WolfCop (2014)

Review first published by Grolsch FilmWorks

In the new Millennium, most genre filmmakers were busy remaking the 1970s, to see how that Vietnam-, Nixon- and Manson-tinged Golden Age of horror might map onto our own post-9/11 experience of global terror, local insanity, Bush-brand torture and economic meltdown. Yet several younger, (slightly) more forward-thinking directors were looking instead to the decade in which they popped their own horror cherry. As early as 2006, James Gunn was celebrating Reagan-era excess with his icky alien invasion flick Slither (2006), and since then films like House of the Devil (2009), Beyond the Black Rainbow (2010), Hobo With A Shotgun (2011) and Almost Human (2013) have all declared their undying love for the 80s.

The latest, but certainly not the last, in this run of nostalgic tributes is Lowell Dean’s WolfCop, which wears its Eighties skin with pride, whether in its synth-driven score, its defiantly practical monster effects, or its hilariously elongated and cheesy candle-lit sex scene (between woman and beast, in a police cell!) set to the 1987 soft rock of Gowan’s Moonlight, Desires. WolfCop is not a period piece as such, but the town of Woodhaven in which the film’s events take place is as much backwards as backwoods, stuck in a strange timewarp where the spirit of the Eighties has never really died, even if the cellphones, camcorders and jukeboxes on display are caught somewhere between that era and our own. It is a place where the past is always present.

Leo Fafard is Lou Garou (named punningly after the French for ‘werewolf’), a feckless, womanising alcoholic who also happens to be an incompetent police officer, trying to fill the shoes that his cop father left empty after disappearing during the last lunar eclipse 32 years earlier. After a mysterious encounter in the woods with some Satanists, something in Lou starts to change, and with the moon full, and another lunar eclipse on the way, our lycanthropic protagonist starts to clean up his act as much as the community, even as he must confront the supernatural smalltown conspiracy that was his father’s downfall.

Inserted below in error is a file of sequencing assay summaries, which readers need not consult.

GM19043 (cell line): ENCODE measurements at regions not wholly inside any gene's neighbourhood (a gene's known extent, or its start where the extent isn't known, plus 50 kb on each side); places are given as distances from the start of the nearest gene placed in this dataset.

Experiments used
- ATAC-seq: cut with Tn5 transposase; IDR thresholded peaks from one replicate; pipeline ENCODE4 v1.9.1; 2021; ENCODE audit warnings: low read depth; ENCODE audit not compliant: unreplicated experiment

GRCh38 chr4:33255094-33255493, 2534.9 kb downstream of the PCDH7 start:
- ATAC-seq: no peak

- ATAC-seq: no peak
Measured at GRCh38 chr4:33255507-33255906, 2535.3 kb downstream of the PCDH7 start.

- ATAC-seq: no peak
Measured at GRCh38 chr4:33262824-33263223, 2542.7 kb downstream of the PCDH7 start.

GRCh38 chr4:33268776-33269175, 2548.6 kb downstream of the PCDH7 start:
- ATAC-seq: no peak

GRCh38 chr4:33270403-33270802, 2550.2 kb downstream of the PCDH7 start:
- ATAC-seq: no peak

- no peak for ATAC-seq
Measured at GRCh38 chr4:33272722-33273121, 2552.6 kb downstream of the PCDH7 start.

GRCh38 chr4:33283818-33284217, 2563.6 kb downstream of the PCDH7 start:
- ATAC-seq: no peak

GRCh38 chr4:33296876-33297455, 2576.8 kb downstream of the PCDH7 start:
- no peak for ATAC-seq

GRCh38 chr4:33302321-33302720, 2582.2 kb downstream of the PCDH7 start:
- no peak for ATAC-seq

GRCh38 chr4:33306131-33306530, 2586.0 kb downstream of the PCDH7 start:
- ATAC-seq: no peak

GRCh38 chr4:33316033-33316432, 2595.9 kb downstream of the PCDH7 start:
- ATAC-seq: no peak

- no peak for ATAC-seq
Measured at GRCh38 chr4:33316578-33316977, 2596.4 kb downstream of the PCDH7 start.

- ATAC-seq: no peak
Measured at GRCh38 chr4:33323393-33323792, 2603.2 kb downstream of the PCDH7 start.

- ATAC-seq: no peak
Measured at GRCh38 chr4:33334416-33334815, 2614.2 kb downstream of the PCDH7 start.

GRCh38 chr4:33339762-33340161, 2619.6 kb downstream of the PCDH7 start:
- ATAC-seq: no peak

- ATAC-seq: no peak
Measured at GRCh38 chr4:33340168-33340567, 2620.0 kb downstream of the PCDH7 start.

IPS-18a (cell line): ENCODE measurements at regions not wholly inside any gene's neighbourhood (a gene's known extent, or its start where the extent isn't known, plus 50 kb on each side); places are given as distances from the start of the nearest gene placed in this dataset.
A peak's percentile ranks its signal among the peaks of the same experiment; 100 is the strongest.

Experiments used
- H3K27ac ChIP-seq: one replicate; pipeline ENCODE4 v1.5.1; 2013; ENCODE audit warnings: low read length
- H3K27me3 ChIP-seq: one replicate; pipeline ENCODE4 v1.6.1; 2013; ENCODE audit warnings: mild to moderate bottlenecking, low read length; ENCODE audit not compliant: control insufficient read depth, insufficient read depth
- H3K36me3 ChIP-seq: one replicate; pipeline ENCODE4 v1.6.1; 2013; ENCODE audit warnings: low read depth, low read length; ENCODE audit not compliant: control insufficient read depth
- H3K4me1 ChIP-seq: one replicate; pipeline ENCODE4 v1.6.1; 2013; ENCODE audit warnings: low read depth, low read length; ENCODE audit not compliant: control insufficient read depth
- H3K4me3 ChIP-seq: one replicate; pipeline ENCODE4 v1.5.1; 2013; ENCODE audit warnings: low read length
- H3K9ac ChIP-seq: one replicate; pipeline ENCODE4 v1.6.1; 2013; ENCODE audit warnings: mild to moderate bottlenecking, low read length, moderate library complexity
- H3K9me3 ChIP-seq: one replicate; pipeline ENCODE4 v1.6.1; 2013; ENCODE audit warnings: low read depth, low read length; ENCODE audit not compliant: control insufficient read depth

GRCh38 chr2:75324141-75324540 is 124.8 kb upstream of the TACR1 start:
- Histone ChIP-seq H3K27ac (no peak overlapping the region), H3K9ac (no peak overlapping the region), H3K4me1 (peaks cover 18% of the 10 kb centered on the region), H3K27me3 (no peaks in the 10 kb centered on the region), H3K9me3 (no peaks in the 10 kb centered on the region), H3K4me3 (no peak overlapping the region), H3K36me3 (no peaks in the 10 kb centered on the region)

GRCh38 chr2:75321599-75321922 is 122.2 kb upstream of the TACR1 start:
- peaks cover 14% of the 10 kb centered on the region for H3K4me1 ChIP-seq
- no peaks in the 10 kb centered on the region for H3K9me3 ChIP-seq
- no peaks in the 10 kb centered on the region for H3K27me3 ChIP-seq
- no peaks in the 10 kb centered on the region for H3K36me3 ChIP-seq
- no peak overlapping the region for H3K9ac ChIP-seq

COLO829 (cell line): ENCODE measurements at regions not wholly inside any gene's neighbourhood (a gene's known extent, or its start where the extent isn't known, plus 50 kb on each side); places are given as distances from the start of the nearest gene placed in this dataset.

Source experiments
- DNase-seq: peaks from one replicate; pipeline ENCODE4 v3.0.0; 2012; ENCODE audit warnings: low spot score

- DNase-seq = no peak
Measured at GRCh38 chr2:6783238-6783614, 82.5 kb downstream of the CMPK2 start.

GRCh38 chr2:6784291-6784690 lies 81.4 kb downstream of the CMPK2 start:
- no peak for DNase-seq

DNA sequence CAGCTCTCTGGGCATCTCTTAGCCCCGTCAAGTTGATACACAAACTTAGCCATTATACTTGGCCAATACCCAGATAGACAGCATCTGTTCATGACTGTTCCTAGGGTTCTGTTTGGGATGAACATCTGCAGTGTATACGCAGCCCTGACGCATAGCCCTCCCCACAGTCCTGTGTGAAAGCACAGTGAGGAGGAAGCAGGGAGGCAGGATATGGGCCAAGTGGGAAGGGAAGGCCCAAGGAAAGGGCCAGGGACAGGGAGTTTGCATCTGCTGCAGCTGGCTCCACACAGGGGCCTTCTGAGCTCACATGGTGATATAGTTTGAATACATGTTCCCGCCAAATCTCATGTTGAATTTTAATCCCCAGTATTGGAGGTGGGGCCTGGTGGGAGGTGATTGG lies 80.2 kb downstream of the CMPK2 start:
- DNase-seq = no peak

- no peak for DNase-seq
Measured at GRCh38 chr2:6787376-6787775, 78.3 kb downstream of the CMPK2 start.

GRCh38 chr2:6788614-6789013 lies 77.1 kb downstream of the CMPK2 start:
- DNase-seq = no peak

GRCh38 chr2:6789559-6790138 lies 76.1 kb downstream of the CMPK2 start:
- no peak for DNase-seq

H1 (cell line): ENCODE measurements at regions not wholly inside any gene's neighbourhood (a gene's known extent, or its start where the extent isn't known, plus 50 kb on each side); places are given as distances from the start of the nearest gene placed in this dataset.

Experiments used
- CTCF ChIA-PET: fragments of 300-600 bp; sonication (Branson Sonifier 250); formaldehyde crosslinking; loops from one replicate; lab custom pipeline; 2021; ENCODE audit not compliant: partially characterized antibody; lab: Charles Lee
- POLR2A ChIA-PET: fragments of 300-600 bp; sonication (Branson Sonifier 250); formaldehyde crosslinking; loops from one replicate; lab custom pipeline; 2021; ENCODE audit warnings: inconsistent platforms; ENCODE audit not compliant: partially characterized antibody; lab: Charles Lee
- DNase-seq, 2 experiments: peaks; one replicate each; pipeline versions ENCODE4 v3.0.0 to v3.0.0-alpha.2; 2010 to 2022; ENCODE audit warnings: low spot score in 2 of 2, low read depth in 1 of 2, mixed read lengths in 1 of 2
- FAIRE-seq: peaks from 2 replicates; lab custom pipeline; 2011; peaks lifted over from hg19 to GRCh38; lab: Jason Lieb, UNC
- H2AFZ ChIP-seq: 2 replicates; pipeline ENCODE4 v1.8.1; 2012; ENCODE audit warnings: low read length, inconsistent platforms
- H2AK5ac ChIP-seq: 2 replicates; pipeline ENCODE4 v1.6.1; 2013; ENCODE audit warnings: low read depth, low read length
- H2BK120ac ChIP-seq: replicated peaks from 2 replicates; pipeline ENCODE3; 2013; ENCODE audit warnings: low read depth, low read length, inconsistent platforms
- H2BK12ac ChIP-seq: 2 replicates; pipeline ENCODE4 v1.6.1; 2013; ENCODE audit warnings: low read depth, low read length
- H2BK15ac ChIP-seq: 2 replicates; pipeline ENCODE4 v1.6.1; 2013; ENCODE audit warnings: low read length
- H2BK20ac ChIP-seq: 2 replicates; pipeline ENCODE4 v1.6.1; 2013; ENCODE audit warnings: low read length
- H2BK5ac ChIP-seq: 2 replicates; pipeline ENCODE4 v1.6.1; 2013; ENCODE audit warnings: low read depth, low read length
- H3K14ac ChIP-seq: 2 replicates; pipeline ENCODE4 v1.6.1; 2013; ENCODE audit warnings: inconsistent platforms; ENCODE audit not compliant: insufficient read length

After decades of stasis and stupor, “village idiot” Lou needs to get his mojo back, and to become a man he must first become a wolf. Still, it says something about the kind of irreverent tone for which Dean is going here that the first part of Lou to be seen transforming into a hairy enlargement is his penis (“I’m glad I waited to sleep with this improved version of you,” he will later be told by his zoophilic lover). A more obvious, oversalutary narrative would see Lou giving up the alcohol that has been ruining him for decades – but here heavy drinking continues to fuel the reformed Lou’s nocturnal crimefighting, in a town where the ‘Drink n Shoot’ event is the highlight of the year, and even the donut, so beloved of cops, comes filled with liquor.

WolfCop is a gloriously lowbrow shaggy dog tale that puts its own spin on the werewolf mythos, makes a hero of a conventional monster, and has enough genre-savvy gags and goofs to get any well lubricated audience howling with laughter. It will probably all be forgotten with the following morning’s hair of the dog – but then, only a fool would accuse this unpretentious film of shooting for the moon.

Anton Bitel